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Why Doesn’t Disk Cleanup Delete Everything from the Temp Folder?

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After you’ve used Disk Cleanup, you probably expect every temporary file to be completely deleted, but that’s not actually the case. Files are only deleted if they are older than 7 days old, but you can tweak that number to something else.

This is one of those tutorials that we’re showing you for the purpose of explaining how something works, but we’re not necessarily recommending that you implement it unless you really understand what’s going on. Keep reading for more.

Why Doesn’t Disk Cleanup Delete All Files?

The applications that you’re running create temporary files, not to litter your hard drive, but to store files while the application is working on them—whether it’s downloading files, storing files that you’re currently editing, or just caching files so the next time you open the application the files will be more quickly accessible.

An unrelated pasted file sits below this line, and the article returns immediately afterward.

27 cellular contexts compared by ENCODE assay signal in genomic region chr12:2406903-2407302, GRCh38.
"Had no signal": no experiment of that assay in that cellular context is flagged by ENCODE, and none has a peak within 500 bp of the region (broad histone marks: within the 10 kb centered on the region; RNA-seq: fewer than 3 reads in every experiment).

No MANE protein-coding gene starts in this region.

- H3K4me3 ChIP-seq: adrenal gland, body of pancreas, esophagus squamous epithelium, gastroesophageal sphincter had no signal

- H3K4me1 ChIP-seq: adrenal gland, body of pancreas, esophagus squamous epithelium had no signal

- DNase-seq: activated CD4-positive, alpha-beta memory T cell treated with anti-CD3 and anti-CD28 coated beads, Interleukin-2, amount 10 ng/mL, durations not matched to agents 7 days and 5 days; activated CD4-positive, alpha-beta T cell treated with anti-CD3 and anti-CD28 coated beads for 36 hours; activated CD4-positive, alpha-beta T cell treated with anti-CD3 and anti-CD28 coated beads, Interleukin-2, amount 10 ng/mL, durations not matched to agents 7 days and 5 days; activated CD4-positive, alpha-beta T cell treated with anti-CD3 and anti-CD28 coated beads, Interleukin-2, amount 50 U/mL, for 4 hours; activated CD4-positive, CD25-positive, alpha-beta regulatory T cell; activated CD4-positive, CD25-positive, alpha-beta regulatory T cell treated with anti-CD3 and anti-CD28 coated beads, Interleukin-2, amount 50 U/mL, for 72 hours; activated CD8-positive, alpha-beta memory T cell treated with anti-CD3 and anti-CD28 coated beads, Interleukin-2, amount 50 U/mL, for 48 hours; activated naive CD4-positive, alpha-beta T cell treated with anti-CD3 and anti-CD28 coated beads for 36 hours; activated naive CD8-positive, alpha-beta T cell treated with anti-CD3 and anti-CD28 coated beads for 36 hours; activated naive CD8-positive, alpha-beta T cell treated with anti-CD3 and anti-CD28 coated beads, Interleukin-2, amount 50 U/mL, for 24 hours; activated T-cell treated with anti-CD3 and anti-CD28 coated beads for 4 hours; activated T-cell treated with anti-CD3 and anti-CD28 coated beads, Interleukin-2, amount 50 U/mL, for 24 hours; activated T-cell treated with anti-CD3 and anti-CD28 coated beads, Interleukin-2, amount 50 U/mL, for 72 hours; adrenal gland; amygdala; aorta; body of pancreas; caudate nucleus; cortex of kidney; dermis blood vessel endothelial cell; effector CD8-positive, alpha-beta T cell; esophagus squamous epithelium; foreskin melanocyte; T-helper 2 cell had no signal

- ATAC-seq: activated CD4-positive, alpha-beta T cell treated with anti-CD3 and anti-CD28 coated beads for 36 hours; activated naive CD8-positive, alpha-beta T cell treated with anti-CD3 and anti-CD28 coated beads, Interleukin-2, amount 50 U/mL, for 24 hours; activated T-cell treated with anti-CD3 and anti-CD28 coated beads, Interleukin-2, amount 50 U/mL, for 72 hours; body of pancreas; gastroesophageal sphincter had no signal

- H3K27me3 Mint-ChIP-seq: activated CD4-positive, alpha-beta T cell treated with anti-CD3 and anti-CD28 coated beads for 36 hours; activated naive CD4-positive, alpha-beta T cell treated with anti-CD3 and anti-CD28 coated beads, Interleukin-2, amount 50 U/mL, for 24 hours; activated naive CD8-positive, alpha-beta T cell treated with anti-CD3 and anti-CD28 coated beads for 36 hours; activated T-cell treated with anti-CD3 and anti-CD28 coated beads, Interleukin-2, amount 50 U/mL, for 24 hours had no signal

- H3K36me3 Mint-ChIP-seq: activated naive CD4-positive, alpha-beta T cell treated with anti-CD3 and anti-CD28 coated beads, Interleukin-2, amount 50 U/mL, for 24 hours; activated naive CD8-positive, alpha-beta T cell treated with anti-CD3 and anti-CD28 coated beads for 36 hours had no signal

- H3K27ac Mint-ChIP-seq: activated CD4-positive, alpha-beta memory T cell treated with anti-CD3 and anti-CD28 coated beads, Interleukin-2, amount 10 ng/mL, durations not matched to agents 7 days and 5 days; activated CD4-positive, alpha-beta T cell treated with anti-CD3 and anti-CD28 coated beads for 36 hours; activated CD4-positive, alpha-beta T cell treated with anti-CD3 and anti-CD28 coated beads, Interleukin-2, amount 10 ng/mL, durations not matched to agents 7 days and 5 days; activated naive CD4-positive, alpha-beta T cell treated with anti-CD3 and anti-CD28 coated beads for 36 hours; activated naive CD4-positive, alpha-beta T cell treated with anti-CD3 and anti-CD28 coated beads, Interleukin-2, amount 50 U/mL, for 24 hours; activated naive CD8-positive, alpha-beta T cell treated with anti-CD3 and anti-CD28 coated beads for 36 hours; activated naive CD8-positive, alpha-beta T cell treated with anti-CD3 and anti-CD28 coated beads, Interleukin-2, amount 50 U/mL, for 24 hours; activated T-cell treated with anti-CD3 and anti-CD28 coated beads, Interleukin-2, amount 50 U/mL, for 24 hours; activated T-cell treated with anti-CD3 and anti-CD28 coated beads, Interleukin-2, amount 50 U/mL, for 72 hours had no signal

The problem is that most applications don’t seem to clean up after themselves, or if they do, they definitely don’t do it very well. That’s why your temporary folder gets really huge over time, and needs to be cleaned out.

Since these files are often being used by applications, Windows doesn’t know whether a particular file can be deleted, so Disk Cleanup only cleans up files that are older than 7 days, which is a safe guess—most people probably don’t have an application open for more than a week, especially since Microsoft makes you reboot nearly every Tuesday, right?

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You can even see in the screenshot that Disk Cleanup explains this to you, if you select the Temporary files option in the list.

Change Disk Cleanup to Delete Files Newer than 7 Days

If you’re one of those people that reboots your PC every day, you can probably change the Disk Cleanup value down to something lower, like 2 days. If you don’t reboot but you rarely keep applications open, you could probably do fine with 2-3 days instead, though the value you choose is really up to you—just keep in mind applications need those temporary files if they are running.

Open up regedit.exe through the Start Menu search or run box, and then browse down to the following key: